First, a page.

Archive for the ‘
Baby Name Help ’ Category
Thursday, January 15th, 2015
Reader Yvonne is looking for baby names for her second daughter. Let’s give her a hand!
I am 17 weeks pregnant with my second girl. I have no idea what I want to name her, besides something that is not on the top rated list! My husband wants the middle name to be in the family but I don’t like any of them—and my husband and my daughter both have very unique names (Jory James and Joryn Marie) and I’d love to continue down that road. My name is Yvonne Yvette. The other family names are Debbie, Mary Lou, Lucy, Olga, Thelma and Marie. And I’m not a fan. The only names we’ve thought of were Sloan and Cora or Kora. Any suggestions would greatly help!
I love the idea of honoring family members with the middle name—but you don’t have to use the exact name to honor them. Mary’s siblings could include Marit, Molly, Maribel or Marin. Honor Thelma with a Thea, Debbie with a Devra or Devora, Lucy with Luz, Luca, or Lucinda. Maeve would be a nice combination of Mary and your name, Yvette. And James has been popping up as an unexpected middle name for girls—why not honor Dad?I do like the baby names Sloan and Cora—Cora in particular. I think Cora Maeve or Cora Lucinda would be lovely. If you’re looking for other unique names in the Sloan/Cora vein, consider Jovie, Vienne, Clea, Ione, Lilou (which would honor your Mary Lou), Cerise, Chiara, Oceane, and Sidra.My baby name pick for daughter #2? I’d go with Cora Maeve, Vienne James, or Lilou Eve. Okay readers, share your baby name advice! What other suggestions do you have for Yvonne?
If you’re still looking for the perfect baby name, check out our Baby Name Finder, or email me at firstname.lastname@example.org to get personalized advice. And don’t forget to like In Name Only on Facebook for the very latest in baby names!
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Thursday, October 23rd, 2014
Reader Tracy is really specific about the kind of name she wants for her son:
I was wondering if you could help with any suggestions for a 4-syllable boy name. This is my 6th baby and I am truly at a loss this time! My oldest 3 children all have 3-syllable, 7 letter names (Breanna, Cassidy, and Zachary) and my youngest 2 have 4-syllable, 8 letter names (Monterio and Giavonna). I would love for this little guy to have a 4-syllable, 8 letter name but I haven’t been very successful in my search. I don’t want a common name but I don’t want anything too outlandish either! If you could help with any suggestions, I would be grateful!
These parameters present a pretty interesting challenge—especially as so many boys’ names are shorter. (I think eight letters and four syllables would be much simpler for a girl.)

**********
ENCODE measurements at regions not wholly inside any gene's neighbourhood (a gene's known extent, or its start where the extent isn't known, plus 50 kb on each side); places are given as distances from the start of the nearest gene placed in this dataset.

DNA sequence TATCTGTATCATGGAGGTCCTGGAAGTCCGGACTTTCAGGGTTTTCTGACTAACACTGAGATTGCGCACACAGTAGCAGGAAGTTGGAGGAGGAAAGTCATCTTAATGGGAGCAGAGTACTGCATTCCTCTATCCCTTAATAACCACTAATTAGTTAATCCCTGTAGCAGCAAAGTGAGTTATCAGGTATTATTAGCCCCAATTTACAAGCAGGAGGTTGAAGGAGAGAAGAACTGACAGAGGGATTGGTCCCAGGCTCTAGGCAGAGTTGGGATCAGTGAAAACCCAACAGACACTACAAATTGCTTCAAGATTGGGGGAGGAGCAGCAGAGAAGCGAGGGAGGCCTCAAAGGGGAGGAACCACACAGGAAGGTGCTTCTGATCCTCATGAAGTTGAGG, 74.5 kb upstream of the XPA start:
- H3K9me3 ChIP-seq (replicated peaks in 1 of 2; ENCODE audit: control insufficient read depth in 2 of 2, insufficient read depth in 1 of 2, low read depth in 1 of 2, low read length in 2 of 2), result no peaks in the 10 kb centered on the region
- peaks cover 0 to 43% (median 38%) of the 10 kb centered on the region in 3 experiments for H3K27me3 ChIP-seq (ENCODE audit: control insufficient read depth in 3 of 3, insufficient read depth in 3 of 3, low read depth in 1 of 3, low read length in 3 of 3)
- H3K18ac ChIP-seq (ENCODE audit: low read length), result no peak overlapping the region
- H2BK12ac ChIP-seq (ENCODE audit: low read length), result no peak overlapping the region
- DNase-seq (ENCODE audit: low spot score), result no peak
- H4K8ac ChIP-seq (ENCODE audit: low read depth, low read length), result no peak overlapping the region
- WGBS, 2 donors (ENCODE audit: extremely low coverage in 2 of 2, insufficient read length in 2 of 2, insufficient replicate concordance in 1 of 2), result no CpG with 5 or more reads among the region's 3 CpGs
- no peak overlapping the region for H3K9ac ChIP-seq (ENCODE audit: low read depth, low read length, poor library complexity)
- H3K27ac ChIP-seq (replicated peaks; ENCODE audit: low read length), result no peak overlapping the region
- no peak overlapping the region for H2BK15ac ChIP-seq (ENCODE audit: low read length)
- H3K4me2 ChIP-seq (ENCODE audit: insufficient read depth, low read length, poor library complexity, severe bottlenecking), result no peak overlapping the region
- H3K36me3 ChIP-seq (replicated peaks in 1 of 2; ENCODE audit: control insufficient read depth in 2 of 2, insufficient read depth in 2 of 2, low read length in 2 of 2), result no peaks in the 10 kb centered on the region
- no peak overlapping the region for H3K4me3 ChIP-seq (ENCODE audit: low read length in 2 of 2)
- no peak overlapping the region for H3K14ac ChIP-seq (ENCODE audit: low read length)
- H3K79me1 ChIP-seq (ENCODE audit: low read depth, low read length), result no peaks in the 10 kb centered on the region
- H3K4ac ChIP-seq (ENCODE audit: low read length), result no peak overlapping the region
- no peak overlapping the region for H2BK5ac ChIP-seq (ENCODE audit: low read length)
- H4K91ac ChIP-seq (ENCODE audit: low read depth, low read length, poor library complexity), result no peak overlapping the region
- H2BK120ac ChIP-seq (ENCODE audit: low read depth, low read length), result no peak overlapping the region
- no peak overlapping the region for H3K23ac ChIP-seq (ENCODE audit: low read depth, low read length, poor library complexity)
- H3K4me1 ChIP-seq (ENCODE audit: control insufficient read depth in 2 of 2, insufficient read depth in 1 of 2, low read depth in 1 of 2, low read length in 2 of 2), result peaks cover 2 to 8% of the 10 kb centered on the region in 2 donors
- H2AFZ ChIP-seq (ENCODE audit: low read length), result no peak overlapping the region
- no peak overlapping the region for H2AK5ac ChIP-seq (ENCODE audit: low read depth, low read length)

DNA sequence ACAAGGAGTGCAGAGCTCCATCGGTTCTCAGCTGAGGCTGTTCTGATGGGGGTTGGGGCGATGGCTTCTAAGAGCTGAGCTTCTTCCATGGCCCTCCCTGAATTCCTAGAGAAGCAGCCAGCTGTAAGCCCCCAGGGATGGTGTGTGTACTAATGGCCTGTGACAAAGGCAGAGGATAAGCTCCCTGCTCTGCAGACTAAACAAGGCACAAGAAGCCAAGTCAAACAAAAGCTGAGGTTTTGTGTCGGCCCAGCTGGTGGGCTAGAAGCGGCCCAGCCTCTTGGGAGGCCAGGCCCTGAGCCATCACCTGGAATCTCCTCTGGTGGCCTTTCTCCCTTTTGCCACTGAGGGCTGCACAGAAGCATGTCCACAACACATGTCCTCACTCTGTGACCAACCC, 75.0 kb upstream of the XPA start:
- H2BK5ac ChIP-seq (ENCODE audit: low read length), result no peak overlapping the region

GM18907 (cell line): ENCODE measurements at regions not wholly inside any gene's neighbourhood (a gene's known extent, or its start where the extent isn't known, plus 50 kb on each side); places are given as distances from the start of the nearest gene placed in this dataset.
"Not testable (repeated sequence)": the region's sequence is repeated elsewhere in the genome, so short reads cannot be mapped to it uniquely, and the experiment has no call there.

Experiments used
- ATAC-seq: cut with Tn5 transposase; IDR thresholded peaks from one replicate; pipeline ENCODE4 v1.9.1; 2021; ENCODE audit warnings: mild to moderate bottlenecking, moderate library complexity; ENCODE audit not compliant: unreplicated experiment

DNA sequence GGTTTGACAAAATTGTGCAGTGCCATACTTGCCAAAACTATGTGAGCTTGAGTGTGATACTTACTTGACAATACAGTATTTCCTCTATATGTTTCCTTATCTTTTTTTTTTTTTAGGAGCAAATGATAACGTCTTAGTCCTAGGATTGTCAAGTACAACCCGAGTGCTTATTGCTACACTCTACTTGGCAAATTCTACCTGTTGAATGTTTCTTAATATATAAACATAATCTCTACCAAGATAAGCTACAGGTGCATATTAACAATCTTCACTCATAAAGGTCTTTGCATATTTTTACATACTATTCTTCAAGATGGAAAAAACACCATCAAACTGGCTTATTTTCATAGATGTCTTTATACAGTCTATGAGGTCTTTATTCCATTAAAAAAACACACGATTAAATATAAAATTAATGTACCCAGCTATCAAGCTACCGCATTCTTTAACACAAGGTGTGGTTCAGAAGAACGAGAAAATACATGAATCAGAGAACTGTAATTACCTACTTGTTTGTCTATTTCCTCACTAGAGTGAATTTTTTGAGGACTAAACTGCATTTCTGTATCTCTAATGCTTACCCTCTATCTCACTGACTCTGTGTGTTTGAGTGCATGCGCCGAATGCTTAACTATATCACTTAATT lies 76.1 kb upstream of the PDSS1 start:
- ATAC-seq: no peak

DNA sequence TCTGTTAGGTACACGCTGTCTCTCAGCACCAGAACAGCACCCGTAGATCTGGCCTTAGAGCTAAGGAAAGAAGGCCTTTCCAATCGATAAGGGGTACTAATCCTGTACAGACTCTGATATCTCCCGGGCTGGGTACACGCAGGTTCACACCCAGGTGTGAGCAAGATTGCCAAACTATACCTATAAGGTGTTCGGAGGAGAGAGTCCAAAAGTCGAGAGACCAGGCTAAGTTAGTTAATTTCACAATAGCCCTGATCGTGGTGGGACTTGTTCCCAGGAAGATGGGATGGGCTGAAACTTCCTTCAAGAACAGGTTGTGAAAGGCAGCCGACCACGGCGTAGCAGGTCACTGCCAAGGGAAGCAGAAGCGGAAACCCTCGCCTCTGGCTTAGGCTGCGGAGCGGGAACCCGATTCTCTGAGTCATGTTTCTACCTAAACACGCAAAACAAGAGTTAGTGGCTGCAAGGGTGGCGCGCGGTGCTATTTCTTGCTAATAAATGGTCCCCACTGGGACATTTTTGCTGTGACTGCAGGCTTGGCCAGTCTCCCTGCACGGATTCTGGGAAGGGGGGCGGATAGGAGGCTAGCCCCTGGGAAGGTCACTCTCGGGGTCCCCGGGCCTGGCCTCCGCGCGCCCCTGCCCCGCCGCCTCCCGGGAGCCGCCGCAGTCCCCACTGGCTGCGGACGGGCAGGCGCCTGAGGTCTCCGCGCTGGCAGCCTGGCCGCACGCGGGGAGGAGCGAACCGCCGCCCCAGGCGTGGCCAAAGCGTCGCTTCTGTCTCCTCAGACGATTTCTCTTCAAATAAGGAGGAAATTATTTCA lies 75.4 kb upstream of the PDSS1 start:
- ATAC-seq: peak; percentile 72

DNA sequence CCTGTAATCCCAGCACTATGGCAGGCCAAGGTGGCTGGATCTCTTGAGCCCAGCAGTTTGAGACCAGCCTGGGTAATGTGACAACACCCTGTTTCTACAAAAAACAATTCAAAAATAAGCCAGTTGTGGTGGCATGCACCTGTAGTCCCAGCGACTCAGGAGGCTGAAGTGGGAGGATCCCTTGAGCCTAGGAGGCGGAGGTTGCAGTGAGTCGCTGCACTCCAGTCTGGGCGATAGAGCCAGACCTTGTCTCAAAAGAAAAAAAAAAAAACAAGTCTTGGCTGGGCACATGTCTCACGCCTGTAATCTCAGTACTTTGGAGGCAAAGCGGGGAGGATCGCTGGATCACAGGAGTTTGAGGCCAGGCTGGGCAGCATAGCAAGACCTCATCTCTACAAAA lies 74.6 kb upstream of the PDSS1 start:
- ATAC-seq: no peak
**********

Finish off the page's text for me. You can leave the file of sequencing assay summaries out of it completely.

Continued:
Just like your son Monterio, look at names that end with that “o” at the end—they’re becoming red hot in their two-syllable forms, like Milo and Arlo, so the four syllables will be a bit of a twist. I like Benvolio, Demetrio, Pacifico, Fiorello and Annunzio, but my favorite with your baby name mix is Oliviero, which is an international take on Oliver.
Another option is the Roman name trend, shown in shorter names like Augustus and Magnus. I’d pick Aurelius or Ignatius—or try Octavius or Octavian.
Two other names to consider—Jeremiah, a Biblical name with lots of weight behind it, and Ebenezer, which is starting to come back after a long time of being associated with fictional miser Ebenezer Scrooge. (I love the Eben nickname with that one.)
Okay readers: What do you have for Tracy? Share your favorites in the comments.
If you’re still looking for the perfect baby name, check out our Baby Name Finder, or email your dilemma to me at email@example.com to get personalized baby name advice. And don’t forget to like In Name Only on Facebook to keep up with the very latest in baby names.
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Wednesday, September 17th, 2014
That’s the battle the Sabr family is facing with the state of Tennessee. Parents Kim Sarubbi and Carl Abramson decided to give their kids a name built from parts of theirs: Combining the Sar and the Abr from the beginning of their surnames to make Sabr. Their plan worked out fine for the two kids who were born in California, but apparently, their new son who was born in Tennessee isn’t so lucky: His birth certificate was returned with a big red line through Sabr. And they’re supposed to either pick one of their surnames for their son, give him both surnames—or pay $150 to change his name to whatever they want.
But the couple is opting for none of the above, and intends to take their fight to court, to help prevent this from happening to other name mashers.
(For the record, Tennessee seems to be a very tough place for baby-naming freedom—this is also where a judge denied one mom the right to give her son the name Messiah.)
Personally, I’d just pay the $150 and be done with it. (Or I’d just do what I did, and give my daughters my husband’s last name, and just keep my maiden name. Done!)